RateCity.com.au
powering smart financial decisions
RateCity.com.au

Home equity loan guidelines

Home equity loan guidelines

If you’ve been paying off your mortgage for a little while you’ll start to build up a bit of equity, particularly if the housing market in your area is seeing property values increase. You may be wondering how you could access that equity, whether to pay off a debt, fund home renovations or take your family on a holiday.

Equity – the difference between the value of your property and the loan amount – may be accessed if needed for whatever financial reason. And may be done through a home equity loan.

However, home equity loans aren’t a one-size-fits-all financing option. Let’s explore some of the basic guidelines so you can deepen your understanding of home equity loans.

All about home equity loans

What to know about home equity loans

Home equity loans are where a borrower uses the equity in their property as security to borrow money.

There are three main ways homeowners can access the equity in their home via a home equity loan:

  • Line of credit – Like a credit card, you are given a pre-approved credit limit and may use these funds you need. CBA, ANZ, Westpac offer Line-of-credit-type home equity products. You pay interest on any funds you borrow.
  • Lump sum – Like a personal loan, you may be able to use your equity as security to borrow a sum of money to be repaid with interest.
  • Reverse mortgage – Available for retirees, typically for those who own their property outright. This option is usually used to help fund retirement costs. You may access part of the value of your property, either as ongoing income or a lump sum. This is repaid when the borrower chooses, including when selling the home, if moving into aged care of if they pass away.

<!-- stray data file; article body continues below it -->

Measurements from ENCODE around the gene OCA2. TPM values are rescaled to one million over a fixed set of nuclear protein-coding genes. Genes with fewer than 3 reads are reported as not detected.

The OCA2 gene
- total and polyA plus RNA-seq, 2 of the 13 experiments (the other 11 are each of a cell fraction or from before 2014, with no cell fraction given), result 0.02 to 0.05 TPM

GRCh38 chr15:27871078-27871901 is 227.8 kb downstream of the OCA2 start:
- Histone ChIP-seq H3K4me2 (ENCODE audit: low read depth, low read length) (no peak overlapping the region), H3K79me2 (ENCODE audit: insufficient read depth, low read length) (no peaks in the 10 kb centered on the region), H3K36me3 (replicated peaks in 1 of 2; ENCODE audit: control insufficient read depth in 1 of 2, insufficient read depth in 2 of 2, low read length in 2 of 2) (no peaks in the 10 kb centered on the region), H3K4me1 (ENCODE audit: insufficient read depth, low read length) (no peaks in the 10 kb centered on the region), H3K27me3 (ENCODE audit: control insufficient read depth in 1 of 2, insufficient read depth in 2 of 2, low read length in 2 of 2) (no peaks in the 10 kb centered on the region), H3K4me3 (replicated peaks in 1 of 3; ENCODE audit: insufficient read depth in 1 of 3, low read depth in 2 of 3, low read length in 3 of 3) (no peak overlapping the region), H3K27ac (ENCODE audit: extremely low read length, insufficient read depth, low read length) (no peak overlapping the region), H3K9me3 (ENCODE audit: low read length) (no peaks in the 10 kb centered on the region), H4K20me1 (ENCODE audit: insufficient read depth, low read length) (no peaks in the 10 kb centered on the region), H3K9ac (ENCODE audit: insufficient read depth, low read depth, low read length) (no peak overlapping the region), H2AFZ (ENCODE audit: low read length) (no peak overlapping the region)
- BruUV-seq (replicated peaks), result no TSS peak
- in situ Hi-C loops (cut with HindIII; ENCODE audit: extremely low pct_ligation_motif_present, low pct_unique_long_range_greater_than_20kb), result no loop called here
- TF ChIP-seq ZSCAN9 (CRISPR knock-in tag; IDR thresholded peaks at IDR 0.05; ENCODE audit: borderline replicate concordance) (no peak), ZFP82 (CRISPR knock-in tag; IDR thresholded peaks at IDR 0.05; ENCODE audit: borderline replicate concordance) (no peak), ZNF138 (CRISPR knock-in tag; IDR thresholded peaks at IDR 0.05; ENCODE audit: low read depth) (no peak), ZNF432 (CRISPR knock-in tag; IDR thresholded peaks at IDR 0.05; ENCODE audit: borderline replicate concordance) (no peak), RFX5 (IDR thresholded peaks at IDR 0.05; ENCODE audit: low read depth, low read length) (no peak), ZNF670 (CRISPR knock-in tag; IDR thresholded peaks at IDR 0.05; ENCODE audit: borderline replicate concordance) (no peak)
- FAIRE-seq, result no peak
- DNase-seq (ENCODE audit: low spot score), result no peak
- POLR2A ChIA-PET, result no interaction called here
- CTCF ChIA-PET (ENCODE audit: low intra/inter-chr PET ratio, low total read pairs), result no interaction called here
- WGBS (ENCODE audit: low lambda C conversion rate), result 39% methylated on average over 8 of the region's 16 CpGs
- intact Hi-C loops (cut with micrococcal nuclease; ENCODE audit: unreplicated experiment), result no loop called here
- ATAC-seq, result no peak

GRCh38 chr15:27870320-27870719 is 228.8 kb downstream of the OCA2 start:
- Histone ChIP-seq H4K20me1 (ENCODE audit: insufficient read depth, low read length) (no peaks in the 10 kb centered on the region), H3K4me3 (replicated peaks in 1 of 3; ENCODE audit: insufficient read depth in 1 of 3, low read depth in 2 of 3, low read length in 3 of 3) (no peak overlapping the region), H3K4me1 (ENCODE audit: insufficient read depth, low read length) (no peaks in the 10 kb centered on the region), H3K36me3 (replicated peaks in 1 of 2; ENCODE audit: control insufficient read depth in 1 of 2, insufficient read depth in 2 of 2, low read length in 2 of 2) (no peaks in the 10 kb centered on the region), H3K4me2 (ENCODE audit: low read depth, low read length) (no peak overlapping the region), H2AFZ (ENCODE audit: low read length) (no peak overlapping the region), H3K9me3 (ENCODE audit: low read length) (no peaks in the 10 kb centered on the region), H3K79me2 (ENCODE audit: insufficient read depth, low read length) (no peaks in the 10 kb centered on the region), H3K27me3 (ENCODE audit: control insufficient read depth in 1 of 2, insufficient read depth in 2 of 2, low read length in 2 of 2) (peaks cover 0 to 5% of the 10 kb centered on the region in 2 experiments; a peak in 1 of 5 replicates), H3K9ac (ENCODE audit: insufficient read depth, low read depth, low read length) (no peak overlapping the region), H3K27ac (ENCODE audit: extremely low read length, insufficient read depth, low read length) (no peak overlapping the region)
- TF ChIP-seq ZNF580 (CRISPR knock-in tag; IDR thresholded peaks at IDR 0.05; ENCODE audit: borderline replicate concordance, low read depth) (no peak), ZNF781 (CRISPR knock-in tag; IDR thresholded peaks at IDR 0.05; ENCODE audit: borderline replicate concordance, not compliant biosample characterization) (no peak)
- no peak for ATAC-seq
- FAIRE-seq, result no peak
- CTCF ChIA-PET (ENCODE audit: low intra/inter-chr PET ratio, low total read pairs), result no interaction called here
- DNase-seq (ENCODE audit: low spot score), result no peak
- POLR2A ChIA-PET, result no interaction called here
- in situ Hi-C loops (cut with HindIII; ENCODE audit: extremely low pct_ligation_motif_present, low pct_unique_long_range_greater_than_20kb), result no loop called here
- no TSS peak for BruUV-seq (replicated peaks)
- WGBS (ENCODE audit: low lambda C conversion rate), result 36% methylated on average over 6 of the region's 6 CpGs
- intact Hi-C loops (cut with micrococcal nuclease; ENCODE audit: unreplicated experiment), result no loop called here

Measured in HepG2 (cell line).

Some homeowners may choose to access the equity in their mortgage by refinancing and increasing their loan value. This is different to a home equity loan but still one option homeowners may want to consider in their research.

When can you use a home equity loan?

You may be able to apply for a home equity loan when you have enough equity to use, generally when the property has increased in value and/or if you’ve paid equity into the loan over several years.

You may be wondering if you can use a home equity loan for anything, aka if the purpose of the loan matters to the bank. There are a range of reasons a borrower may want to take out a home equity loan, including to purchase a new property, for debt consolidation, for travel, for medical costs, or for home renovations to further increase the property’s equity.

A lender may not enquire into the purpose of the home equity loan compared to the strict eligibility associated with personal loans and car loans. But this may depend on the lender, so keep this in mind.

The amount of equity a homeowner can access may depend on their personal financial situation and is determined by the lender. The lender may assess your income, living expenses and liabilities to determine the pre-approved amount you may be eligible for.